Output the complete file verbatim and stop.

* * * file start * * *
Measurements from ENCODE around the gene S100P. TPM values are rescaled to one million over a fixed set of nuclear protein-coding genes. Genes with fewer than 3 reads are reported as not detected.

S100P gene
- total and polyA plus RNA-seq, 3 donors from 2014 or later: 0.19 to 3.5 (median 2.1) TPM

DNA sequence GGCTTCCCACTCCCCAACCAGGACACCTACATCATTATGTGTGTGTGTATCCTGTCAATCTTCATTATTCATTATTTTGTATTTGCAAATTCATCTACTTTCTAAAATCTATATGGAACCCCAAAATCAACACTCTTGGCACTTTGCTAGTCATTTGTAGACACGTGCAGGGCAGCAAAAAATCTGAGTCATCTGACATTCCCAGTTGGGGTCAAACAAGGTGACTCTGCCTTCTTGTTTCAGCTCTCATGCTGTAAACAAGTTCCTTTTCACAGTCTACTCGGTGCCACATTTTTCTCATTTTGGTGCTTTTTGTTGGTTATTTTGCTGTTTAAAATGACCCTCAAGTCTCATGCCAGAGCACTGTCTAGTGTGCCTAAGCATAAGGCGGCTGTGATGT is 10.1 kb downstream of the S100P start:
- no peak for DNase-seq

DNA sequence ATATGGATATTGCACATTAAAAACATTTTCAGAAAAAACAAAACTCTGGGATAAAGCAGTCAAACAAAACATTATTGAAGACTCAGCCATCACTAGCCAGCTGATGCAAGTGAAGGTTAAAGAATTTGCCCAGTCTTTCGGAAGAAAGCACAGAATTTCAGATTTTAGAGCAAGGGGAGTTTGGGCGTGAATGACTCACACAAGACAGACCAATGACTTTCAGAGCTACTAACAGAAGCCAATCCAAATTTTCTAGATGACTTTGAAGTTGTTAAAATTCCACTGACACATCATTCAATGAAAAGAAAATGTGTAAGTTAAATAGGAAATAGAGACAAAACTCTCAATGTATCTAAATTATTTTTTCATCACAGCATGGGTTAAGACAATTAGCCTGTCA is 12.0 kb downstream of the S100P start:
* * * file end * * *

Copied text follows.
Measurements from ENCODE around the gene S100P. TPM values are rescaled to one million over a fixed set of nuclear protein-coding genes. Genes with fewer than 3 reads are reported as not detected.

S100P gene
- total and polyA plus RNA-seq, 3 donors from 2014 or later: 0.19 to 3.5 (median 2.1) TPM

DNA sequence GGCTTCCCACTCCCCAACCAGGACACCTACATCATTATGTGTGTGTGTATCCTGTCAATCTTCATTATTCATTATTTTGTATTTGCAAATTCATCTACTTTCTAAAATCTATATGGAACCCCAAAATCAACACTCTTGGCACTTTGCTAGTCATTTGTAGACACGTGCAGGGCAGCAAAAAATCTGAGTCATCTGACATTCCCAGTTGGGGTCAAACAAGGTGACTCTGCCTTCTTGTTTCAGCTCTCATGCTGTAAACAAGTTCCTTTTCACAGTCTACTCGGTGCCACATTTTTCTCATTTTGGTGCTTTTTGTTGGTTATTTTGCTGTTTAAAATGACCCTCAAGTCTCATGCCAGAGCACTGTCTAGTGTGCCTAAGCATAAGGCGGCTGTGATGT is 10.1 kb downstream of the S100P start:
- no peak for DNase-seq

DNA sequence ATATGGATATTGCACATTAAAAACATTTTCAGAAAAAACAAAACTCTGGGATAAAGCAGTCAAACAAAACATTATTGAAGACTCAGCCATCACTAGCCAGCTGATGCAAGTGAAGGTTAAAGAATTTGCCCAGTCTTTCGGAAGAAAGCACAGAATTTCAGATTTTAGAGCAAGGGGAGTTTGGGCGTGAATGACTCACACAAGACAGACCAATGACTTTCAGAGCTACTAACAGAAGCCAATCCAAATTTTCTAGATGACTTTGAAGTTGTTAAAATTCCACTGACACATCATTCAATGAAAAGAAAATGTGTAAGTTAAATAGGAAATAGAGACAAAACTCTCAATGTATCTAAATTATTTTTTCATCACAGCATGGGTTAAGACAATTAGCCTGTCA is 12.0 kb downstream of the S100P start: